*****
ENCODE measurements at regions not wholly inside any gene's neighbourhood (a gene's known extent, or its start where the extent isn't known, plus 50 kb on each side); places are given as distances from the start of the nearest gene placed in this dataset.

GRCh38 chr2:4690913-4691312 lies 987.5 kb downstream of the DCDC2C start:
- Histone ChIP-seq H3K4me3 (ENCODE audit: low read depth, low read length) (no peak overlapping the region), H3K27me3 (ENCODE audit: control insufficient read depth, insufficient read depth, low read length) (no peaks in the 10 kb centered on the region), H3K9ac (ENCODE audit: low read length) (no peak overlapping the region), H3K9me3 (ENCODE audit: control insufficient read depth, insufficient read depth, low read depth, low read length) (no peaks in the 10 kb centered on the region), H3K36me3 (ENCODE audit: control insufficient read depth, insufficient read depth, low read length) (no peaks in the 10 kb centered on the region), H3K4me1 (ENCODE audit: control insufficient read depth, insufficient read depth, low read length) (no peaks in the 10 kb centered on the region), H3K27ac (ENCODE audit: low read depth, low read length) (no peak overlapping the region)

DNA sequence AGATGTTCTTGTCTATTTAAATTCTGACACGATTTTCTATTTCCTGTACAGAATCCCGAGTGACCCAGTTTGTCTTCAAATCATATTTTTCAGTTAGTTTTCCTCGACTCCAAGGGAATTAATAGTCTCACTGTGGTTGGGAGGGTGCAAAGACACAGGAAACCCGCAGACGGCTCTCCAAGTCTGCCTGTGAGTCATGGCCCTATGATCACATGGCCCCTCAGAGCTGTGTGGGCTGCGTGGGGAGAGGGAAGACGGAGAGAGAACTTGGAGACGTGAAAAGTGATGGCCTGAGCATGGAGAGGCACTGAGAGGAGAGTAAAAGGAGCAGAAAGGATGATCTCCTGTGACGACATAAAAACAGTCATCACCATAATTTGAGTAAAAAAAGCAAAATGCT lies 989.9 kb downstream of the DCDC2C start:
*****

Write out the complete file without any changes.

ENCODE measurements at regions not wholly inside any gene's neighbourhood (a gene's known extent, or its start where the extent isn't known, plus 50 kb on each side); places are given as distances from the start of the nearest gene placed in this dataset.

GRCh38 chr2:4690913-4691312 lies 987.5 kb downstream of the DCDC2C start:
- Histone ChIP-seq H3K4me3 (ENCODE audit: low read depth, low read length) (no peak overlapping the region), H3K27me3 (ENCODE audit: control insufficient read depth, insufficient read depth, low read length) (no peaks in the 10 kb centered on the region), H3K9ac (ENCODE audit: low read length) (no peak overlapping the region), H3K9me3 (ENCODE audit: control insufficient read depth, insufficient read depth, low read depth, low read length) (no peaks in the 10 kb centered on the region), H3K36me3 (ENCODE audit: control insufficient read depth, insufficient read depth, low read length) (no peaks in the 10 kb centered on the region), H3K4me1 (ENCODE audit: control insufficient read depth, insufficient read depth, low read length) (no peaks in the 10 kb centered on the region), H3K27ac (ENCODE audit: low read depth, low read length) (no peak overlapping the region)

DNA sequence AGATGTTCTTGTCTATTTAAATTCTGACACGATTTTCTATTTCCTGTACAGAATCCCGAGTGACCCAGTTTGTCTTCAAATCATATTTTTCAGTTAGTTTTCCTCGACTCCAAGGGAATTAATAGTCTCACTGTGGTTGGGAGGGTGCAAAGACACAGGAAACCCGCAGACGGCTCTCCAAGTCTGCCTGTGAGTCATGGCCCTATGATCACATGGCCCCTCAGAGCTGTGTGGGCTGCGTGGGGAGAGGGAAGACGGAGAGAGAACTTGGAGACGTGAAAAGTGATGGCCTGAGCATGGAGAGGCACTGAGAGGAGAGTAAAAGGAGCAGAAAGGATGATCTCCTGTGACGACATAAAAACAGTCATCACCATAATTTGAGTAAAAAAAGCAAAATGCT lies 989.9 kb downstream of the DCDC2C start: